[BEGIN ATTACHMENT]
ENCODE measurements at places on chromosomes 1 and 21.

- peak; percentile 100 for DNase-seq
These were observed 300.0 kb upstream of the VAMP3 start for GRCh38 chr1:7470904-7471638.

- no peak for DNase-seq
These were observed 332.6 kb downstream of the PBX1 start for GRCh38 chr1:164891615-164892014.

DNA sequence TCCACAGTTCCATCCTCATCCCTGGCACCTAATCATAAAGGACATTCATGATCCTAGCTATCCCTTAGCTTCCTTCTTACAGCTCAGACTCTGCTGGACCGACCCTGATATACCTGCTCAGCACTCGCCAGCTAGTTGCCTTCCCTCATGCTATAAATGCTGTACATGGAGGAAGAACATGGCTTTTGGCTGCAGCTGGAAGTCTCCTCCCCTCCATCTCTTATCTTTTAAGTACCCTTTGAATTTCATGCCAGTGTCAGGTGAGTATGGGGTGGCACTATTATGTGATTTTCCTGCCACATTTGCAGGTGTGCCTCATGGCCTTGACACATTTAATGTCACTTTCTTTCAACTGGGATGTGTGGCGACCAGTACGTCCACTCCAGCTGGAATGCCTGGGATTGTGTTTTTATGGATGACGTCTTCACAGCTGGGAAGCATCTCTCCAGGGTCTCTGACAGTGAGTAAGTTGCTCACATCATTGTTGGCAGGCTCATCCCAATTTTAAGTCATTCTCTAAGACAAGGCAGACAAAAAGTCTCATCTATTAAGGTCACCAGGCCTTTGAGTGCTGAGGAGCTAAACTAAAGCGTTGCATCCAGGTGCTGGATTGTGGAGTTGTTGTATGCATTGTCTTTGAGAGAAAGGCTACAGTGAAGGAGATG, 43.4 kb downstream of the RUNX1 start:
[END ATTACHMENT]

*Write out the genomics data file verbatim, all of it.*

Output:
ENCODE measurements at places on chromosomes 1 and 21.

- peak; percentile 100 for DNase-seq
These were observed 300.0 kb upstream of the VAMP3 start for GRCh38 chr1:7470904-7471638.

- no peak for DNase-seq
These were observed 332.6 kb downstream of the PBX1 start for GRCh38 chr1:164891615-164892014.

DNA sequence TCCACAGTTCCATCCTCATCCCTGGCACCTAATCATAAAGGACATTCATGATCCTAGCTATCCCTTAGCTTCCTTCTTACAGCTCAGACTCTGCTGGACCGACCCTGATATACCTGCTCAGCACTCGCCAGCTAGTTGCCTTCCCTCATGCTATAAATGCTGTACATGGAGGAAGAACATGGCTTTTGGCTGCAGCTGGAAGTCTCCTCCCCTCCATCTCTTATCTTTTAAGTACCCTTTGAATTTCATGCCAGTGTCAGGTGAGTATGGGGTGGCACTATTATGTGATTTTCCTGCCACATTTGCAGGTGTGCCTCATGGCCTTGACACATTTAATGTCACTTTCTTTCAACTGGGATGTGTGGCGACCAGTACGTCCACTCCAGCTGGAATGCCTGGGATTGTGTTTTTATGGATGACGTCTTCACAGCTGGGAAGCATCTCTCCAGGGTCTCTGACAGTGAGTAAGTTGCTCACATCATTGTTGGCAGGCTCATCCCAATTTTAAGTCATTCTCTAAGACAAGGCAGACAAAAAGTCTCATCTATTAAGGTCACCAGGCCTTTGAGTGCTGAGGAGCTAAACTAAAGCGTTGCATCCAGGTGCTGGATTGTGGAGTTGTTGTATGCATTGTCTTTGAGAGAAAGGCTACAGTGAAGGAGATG, 43.4 kb downstream of the RUNX1 start: